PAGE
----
Wrote Programmer, the wise:
1. Apple released Jaguar last August and the WWDC preview hints at Panther being released in roughly the same timeframe (Aug-Sept).
You're building the premise that Panther and the 970 are inextricably or conveniently linked. I agree that Panther appears to be a late summer, early fall release, but I don't think the 970 MUST be tied to Panther. Just my opinion.
2. IBM's original 970 announcement said 2nd half 2003 (i.e. July or later) for full production and rumours are that they schedule is going well. Accounting for the time to get the chips from the IBM fab into the Apple factory and through the distribution network, shipping machines in the Aug-Sept time frame seems reasonable.
Rumors (which are worth what is paid for them: zilch) are that the 970 is well ahead of schedule, that the IBM Fab is working out very well, and that 970s are in production.
Getting the motherboards will take longer than getting the processors, given the "info" we've heard. Rumor is the IBM is "in production" of the 970, yet the Motherboard contracts have just been awarded (Asia). getting the relatively light, small processors from NY to a California plant is a two-day FedEx ride, once ready. The assembly stages can all be worked out with the preview 970s or duds that have the same physical characteristics. Getting the motherboards made and shipped to California might take slightly longer. Educated guesses are that the processors will take about a month to fab - I have no idea, but I'll use that timeframe. The motherboards will likely take slightly longer since that contract was just awarded a couple of weeks ago. Assume 7 weeks from now, just to pick a number from the ether. That means assembly begins around the first of June. We've heard nothing about a new portable motherboard.
3. Supporting a new processor which has major differences (new scheduler in the compiler, 128-byte cache lines, new supervisor mode details, new virtual memory hardware, etc) requires at least a minor OS revision.
The very point of OS X is portability. The overlying OS is ignorant of the hardware to a great degree. The kernel handles that. I don't think the changes would be so widespread that they would have motivation to wait for Panther.
4. The 970 isn't going to be the only new feature of these machines -- they are likely to have AGP 8x and possibly other goodies not yet seen. This will also require OS support.
This is stuff they could have implemented in-house months ago and have as part of the new motherboards.
5. The more OS revisions you create, the more you have to support. If you are going to release a major OS update within a month anyhow, why put out an "extra" minor one to support new hardware that you could easily delay shipment of by up to a month (if at all).
6. We don't know if Panther will include 64-bit support. My position on this is that the OS internals are probably already 64-bit ready so why not include it at that level? The GUI libraries may not be ready for 64-bit, but that's not nearly as important as being ready to support 64-bit server applications.
7. Steve Jobs likes to make a big splash. If he has the option to do a double barreled introduction with a new super-fast OS running on a new super-fast Mac, then he probably will. These new toys may be in a demo-able state in June and WWDC has been delayed exactly so that SJ can do his thing... even if they don't actually ship until September. They'll probably start taking large numbers of pre-orders.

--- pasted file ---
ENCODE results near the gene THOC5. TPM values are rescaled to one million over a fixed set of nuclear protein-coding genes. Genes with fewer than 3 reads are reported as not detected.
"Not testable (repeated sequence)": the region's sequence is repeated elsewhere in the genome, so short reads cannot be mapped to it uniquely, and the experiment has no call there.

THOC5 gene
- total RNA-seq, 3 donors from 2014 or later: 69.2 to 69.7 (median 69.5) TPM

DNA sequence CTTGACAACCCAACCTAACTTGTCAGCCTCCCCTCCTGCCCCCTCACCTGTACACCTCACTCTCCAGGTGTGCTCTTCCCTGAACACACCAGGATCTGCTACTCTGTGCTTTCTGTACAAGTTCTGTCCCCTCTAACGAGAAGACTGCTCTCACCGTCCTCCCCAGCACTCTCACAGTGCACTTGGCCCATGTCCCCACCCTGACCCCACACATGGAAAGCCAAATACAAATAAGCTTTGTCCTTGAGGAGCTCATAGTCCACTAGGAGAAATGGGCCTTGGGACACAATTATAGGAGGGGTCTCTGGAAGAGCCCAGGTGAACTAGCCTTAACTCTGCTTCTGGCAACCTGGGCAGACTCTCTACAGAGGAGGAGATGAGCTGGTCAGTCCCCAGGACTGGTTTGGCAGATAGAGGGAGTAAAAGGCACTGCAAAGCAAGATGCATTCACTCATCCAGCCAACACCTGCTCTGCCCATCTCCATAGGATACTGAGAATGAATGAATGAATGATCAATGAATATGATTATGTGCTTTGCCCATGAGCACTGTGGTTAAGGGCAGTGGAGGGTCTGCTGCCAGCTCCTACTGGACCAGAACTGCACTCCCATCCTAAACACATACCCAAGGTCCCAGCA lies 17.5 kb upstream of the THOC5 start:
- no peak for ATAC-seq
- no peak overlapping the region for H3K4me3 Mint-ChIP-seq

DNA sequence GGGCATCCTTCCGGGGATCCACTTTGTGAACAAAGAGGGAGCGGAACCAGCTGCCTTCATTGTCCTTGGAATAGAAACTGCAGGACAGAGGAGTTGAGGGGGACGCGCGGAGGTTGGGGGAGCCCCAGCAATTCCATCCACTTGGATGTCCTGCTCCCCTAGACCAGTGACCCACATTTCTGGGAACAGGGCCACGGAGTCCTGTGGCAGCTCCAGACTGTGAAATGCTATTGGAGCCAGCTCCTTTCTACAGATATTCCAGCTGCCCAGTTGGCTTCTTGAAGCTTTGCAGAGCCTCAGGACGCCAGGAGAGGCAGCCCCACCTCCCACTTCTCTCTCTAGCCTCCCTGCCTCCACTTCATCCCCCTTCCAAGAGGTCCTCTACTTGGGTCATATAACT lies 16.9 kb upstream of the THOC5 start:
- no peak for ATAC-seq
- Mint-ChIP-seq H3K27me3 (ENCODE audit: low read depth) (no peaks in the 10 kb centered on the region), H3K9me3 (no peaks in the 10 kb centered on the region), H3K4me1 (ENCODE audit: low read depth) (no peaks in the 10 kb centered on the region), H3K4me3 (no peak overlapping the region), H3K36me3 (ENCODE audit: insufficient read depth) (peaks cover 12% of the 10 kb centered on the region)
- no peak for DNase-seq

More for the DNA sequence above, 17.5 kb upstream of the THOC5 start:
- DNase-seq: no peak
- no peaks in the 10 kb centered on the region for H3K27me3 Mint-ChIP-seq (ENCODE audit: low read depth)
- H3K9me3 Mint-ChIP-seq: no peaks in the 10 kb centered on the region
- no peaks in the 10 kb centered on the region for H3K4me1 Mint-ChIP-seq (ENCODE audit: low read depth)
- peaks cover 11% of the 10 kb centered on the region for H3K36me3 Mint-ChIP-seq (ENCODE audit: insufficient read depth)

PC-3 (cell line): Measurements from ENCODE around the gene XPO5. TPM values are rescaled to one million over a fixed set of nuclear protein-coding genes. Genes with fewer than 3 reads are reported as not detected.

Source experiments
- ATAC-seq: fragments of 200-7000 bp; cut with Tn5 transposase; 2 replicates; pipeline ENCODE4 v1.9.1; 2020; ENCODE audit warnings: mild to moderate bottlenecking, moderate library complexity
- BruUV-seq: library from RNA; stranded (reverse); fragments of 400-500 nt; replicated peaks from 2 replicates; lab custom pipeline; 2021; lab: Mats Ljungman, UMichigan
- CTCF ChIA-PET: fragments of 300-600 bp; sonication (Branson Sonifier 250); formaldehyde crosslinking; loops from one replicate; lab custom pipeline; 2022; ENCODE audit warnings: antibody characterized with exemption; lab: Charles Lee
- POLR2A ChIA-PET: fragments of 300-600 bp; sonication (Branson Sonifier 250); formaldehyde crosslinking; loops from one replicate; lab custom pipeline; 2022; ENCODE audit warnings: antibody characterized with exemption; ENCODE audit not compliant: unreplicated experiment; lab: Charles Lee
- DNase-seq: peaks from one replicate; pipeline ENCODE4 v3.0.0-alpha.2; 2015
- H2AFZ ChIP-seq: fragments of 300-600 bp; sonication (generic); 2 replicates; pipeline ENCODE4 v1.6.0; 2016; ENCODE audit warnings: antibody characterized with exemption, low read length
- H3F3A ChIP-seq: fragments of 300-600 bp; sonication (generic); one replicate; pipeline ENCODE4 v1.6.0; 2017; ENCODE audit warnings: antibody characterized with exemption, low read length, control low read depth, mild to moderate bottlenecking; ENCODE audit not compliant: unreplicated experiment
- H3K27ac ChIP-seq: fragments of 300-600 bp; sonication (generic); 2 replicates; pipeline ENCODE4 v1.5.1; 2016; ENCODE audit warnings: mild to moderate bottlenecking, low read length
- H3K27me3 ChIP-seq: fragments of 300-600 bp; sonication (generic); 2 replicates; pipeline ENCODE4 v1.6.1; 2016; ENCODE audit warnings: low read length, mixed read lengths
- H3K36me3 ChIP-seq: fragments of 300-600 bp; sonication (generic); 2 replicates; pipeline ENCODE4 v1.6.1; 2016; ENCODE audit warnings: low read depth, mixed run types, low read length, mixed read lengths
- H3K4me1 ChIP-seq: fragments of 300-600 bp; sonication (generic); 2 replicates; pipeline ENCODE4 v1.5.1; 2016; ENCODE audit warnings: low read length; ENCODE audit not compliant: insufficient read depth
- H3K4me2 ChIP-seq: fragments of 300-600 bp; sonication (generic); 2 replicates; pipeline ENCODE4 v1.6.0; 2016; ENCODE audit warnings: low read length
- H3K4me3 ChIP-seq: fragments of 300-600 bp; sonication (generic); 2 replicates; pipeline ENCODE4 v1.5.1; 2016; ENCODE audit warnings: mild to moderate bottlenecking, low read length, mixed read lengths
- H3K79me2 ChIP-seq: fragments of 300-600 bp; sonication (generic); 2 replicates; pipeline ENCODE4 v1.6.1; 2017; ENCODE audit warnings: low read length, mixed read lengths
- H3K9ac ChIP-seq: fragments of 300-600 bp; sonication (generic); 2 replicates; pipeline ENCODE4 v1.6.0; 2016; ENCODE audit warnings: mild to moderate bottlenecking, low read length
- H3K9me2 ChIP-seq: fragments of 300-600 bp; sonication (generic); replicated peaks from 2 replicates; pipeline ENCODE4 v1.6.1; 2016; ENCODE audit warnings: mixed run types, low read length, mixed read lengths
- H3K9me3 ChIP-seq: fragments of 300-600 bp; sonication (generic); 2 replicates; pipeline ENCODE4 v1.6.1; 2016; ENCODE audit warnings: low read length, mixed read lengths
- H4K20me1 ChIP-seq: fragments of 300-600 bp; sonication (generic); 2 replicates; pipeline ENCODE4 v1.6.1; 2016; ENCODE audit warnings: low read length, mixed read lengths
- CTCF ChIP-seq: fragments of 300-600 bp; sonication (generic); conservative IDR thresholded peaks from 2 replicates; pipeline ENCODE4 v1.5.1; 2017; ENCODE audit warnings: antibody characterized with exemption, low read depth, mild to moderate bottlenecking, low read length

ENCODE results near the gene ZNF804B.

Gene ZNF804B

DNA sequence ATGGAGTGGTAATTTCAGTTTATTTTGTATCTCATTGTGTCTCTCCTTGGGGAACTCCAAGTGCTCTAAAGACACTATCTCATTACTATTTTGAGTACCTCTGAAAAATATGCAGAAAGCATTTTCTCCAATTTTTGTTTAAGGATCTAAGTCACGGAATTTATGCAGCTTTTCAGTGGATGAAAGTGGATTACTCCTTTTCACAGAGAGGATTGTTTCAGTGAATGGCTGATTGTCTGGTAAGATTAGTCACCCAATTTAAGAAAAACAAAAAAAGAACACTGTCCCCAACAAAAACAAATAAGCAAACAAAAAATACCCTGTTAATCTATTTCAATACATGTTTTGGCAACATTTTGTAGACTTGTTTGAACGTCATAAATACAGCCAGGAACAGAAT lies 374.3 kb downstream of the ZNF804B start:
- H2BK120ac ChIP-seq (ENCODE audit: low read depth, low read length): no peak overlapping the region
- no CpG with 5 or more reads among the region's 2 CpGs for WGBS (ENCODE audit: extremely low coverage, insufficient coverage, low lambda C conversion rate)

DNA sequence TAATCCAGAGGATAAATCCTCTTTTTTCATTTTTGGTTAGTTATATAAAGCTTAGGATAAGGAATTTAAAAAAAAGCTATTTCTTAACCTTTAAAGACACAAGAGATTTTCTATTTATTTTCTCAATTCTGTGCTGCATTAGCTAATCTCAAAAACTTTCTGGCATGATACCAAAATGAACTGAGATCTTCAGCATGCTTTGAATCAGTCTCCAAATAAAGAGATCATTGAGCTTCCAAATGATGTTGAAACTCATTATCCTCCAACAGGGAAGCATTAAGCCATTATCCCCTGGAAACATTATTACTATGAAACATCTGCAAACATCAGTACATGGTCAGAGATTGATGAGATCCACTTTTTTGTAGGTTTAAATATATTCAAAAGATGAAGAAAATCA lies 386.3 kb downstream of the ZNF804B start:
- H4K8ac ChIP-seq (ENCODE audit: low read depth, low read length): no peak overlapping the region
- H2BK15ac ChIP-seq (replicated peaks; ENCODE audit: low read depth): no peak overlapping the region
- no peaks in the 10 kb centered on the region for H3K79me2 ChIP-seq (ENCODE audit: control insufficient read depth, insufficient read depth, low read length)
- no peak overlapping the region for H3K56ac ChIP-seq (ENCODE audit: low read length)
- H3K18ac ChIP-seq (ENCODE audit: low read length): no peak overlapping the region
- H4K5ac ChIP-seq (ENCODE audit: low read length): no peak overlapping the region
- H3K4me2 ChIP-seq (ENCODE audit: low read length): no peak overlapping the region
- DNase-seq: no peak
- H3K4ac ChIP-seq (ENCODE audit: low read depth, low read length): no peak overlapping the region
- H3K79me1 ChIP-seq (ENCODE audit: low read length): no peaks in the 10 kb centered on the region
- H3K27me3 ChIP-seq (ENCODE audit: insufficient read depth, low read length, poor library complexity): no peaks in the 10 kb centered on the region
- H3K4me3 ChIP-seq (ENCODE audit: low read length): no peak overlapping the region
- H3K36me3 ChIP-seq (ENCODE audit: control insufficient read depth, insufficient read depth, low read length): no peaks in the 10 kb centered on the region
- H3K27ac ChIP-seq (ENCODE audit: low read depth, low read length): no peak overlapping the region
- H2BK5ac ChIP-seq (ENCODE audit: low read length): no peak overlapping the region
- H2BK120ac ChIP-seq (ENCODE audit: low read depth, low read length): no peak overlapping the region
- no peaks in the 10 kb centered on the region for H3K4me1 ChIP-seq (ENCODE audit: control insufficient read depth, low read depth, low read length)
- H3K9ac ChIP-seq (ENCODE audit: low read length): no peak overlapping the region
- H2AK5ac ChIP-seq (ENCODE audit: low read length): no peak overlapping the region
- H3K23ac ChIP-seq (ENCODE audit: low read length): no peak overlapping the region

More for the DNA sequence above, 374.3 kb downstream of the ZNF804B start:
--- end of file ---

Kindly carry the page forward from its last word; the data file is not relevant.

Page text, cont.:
Apple cannot afford to delay shipping one day. The PowerMac sales are awful and Apple would lose millions and millions and millions of dollars if they withheld the release of faster computers at this point.
They wanted sales so badly that they intro'd the 17" PowerBook nearly 3 months before it shipped. I don't think they would wait for Panther if they didn't HAVE to.
If they can put out a 10.2.5 or .6 update that enables support for the 970, they will drastically increase PowerMac sales the day they start taking orders. If they hold off until Panther, they lose potential sales - sales they cannot afford to lose, I think.
Of course Panther may show off the 970 better than 10.2.x, but that's another selling point to get folks to upgrade to Panther, not a reason to delay ready products.
8. The aluminum PowerBooks were just introduced, and there is 15" unit waiting to join them as soon as the existing stock is gone. Having moved to an all new lineup I think it is very unlikely that Apple will immediately move to a completely new high-powered processor with its high powered companion chip, from a new fab at the start of its production run. These parts are going to start out relatively expensive and it is most likely that Apple's PowerMac (plus whatever IBM's plans are) will consume all of the available supply. A super-fast PowerMac will not canabilize PowerBook sales in an appreciable fashion, and so what if they do? The PowerMac has a high margin as well and people that want a portable simply aren't going to buy a desktop machine. This fall the 7457 will likely arrive and push the clock rates and battery life of the PowerBooks up beyond what can be achieved with the 970 on the 0.13 process. Once the PowerBook goes 970 it can't go back, so Apple won't take it that way until there is a clear advantage.
The 7457 is a bird in the bush. The 970 MAY be one in the hand. I too doubt that the 970 will go portable first, but it would be a helluva surprise.
Basically, I see the financial motivations being paramount here. Apple has GOT to boost high-end sales to sustain profitability, and a few hundred thousand June/July/August PowerMac sales will do wonders for Apple's third and fourth financial quarters. If that means that Panther is a paid upgrade for some of those buyers, well, Apple's done that before, right?